So now we’re loving Syria, and Iran, the Taliban and even Cuba (but not England – them we hate!). I don’t remember the peace and love thing working out in the 60’s (but the drugs were great, or so I hear) and Jimmy Carter’s reprise of the theme ended in the sands of Iran but hey, this time it might work, so I’ll watch with the same wary eye that I’m watching the Messiah try to save our economy. It’s early days, as those despised Brits are wont to say.
The details of Chris Dodd’s dealings keep coming, but not, of course, from the Senator himself who is as silent about his financial matters as Teddy Kennedy is about Chappaquiddick. Here’s the latest from the Hartford Courant.
It takes considerable political skill for a U.S. senator to win a presidential pardon for a friend without the traditional review by the Justice Department. Sen. Christopher Dodd moved the furtive levers of power in 2001 for Edward R. Downe, convicted of tax and securities fraud eight years before. A man will do a lot for a former real estate partner.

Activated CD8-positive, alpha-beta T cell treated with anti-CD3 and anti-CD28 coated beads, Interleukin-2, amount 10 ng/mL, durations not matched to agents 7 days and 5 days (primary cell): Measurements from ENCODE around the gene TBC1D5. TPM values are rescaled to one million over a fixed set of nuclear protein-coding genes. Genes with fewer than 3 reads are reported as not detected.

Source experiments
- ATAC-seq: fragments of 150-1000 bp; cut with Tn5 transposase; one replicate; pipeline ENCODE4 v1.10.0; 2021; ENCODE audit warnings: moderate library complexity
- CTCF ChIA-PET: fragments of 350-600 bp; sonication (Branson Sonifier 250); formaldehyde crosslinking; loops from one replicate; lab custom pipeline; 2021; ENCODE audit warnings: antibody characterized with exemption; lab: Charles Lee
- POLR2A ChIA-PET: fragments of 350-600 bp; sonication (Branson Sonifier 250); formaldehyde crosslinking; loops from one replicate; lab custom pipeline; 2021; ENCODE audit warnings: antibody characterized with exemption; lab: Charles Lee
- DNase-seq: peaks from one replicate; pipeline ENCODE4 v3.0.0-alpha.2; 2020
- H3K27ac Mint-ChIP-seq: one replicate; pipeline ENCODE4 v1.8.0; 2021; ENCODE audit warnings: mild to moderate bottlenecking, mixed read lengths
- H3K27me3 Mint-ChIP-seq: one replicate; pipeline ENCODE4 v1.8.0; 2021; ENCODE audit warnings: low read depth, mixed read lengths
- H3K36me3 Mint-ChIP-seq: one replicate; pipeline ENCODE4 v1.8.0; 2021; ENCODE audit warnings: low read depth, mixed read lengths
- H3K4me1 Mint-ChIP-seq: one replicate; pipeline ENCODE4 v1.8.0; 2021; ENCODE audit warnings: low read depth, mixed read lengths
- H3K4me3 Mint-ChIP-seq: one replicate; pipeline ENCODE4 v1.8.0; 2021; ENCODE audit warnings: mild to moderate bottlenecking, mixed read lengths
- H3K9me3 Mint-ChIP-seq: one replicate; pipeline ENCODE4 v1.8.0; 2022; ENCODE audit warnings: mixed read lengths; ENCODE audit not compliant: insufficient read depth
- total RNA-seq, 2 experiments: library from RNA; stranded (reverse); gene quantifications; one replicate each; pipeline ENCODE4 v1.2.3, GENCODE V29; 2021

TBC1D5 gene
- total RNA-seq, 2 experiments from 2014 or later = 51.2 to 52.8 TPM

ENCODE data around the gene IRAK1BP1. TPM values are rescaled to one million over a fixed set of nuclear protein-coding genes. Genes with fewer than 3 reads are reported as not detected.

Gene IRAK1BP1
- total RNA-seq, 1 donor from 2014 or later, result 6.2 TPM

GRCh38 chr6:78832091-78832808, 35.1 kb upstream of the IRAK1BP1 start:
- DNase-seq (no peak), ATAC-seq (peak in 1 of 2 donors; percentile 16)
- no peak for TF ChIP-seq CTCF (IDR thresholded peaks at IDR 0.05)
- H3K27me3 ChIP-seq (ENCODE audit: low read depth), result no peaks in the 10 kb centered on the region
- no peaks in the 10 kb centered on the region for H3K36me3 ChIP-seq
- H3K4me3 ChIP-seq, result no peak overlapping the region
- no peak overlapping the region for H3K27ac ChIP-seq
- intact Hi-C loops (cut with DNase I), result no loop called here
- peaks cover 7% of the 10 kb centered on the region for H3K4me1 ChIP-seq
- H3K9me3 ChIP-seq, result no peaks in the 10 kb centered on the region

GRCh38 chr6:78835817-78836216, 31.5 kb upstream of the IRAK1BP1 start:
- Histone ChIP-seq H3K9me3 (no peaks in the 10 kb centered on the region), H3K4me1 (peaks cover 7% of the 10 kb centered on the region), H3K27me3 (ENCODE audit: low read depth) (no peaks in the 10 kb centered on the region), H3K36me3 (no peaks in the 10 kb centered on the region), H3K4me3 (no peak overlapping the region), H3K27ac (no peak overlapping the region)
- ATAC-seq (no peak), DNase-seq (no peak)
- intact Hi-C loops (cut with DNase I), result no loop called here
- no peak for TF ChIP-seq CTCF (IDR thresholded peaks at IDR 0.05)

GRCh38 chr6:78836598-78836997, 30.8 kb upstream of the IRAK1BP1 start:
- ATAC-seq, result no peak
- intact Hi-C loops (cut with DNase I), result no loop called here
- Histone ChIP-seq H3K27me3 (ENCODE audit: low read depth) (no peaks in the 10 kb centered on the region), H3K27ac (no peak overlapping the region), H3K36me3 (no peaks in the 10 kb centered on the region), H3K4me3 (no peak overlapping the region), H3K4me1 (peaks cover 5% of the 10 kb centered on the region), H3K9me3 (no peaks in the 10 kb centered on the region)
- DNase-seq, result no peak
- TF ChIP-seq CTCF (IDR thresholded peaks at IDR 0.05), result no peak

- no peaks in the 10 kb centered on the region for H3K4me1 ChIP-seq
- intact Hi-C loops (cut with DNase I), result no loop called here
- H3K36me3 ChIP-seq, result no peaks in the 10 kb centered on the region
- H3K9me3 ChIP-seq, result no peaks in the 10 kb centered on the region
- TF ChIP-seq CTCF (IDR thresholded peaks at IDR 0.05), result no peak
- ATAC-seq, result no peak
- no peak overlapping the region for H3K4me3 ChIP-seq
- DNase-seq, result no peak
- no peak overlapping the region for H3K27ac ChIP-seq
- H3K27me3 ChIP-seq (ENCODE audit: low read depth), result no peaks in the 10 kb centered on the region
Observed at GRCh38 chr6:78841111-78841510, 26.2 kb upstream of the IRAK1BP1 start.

It was reported here two weeks ago that Downe’s real estate development partner, William “Bucky” Kessinger of Kansas City, Mo., purchased a 1,700-square-foot home in Ireland with Dodd in 1994 for $160,000. Downe’s name appeared on the transfer document filed in the Irish Land Registry as the witness to Kessinger’s signature. Kessinger owned two-thirds of the property, Dodd one-third.
Dodd’s spokesman told The Courant in 2001 that the senator and Downe, who pleaded guilty to insider trading in 1993, had been friends for many years. No one mentioned that Dodd and Downe together purchased a condominium in Washington, D.C., in 1986. Dodd bought Downe’s share 3 1/2 years later.